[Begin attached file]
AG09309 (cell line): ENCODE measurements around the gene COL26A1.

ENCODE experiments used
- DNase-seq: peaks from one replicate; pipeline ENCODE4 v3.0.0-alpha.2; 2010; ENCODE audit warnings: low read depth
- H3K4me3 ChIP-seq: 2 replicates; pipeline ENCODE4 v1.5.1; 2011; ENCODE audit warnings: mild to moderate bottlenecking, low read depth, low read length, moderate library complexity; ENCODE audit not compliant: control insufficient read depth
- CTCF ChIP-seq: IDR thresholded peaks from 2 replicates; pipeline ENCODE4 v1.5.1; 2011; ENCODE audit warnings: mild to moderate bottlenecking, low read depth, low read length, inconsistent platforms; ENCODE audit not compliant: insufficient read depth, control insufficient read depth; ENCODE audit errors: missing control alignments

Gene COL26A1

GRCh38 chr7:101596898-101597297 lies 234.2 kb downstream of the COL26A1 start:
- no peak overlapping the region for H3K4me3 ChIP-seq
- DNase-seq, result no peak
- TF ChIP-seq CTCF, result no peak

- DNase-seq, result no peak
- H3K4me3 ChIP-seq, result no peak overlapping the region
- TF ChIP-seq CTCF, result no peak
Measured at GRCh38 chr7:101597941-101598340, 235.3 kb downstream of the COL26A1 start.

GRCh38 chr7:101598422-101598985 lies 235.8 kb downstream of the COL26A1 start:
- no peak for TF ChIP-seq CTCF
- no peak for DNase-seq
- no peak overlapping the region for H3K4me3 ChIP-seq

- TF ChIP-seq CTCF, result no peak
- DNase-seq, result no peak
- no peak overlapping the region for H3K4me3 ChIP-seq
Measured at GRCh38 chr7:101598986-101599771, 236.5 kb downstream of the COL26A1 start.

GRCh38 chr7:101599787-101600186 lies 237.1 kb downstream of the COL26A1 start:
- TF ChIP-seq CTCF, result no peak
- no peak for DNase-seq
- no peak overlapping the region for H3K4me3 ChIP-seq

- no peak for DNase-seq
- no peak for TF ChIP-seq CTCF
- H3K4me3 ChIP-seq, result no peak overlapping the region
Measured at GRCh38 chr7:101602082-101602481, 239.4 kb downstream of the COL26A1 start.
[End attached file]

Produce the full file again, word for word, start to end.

AG09309 (cell line): ENCODE measurements around the gene COL26A1.

ENCODE experiments used
- DNase-seq: peaks from one replicate; pipeline ENCODE4 v3.0.0-alpha.2; 2010; ENCODE audit warnings: low read depth
- H3K4me3 ChIP-seq: 2 replicates; pipeline ENCODE4 v1.5.1; 2011; ENCODE audit warnings: mild to moderate bottlenecking, low read depth, low read length, moderate library complexity; ENCODE audit not compliant: control insufficient read depth
- CTCF ChIP-seq: IDR thresholded peaks from 2 replicates; pipeline ENCODE4 v1.5.1; 2011; ENCODE audit warnings: mild to moderate bottlenecking, low read depth, low read length, inconsistent platforms; ENCODE audit not compliant: insufficient read depth, control insufficient read depth; ENCODE audit errors: missing control alignments

Gene COL26A1

GRCh38 chr7:101596898-101597297 lies 234.2 kb downstream of the COL26A1 start:
- no peak overlapping the region for H3K4me3 ChIP-seq
- DNase-seq, result no peak
- TF ChIP-seq CTCF, result no peak

- DNase-seq, result no peak
- H3K4me3 ChIP-seq, result no peak overlapping the region
- TF ChIP-seq CTCF, result no peak
Measured at GRCh38 chr7:101597941-101598340, 235.3 kb downstream of the COL26A1 start.

GRCh38 chr7:101598422-101598985 lies 235.8 kb downstream of the COL26A1 start:
- no peak for TF ChIP-seq CTCF
- no peak for DNase-seq
- no peak overlapping the region for H3K4me3 ChIP-seq

- TF ChIP-seq CTCF, result no peak
- DNase-seq, result no peak
- no peak overlapping the region for H3K4me3 ChIP-seq
Measured at GRCh38 chr7:101598986-101599771, 236.5 kb downstream of the COL26A1 start.

GRCh38 chr7:101599787-101600186 lies 237.1 kb downstream of the COL26A1 start:
- TF ChIP-seq CTCF, result no peak
- no peak for DNase-seq
- no peak overlapping the region for H3K4me3 ChIP-seq

- no peak for DNase-seq
- no peak for TF ChIP-seq CTCF
- H3K4me3 ChIP-seq, result no peak overlapping the region
Measured at GRCh38 chr7:101602082-101602481, 239.4 kb downstream of the COL26A1 start.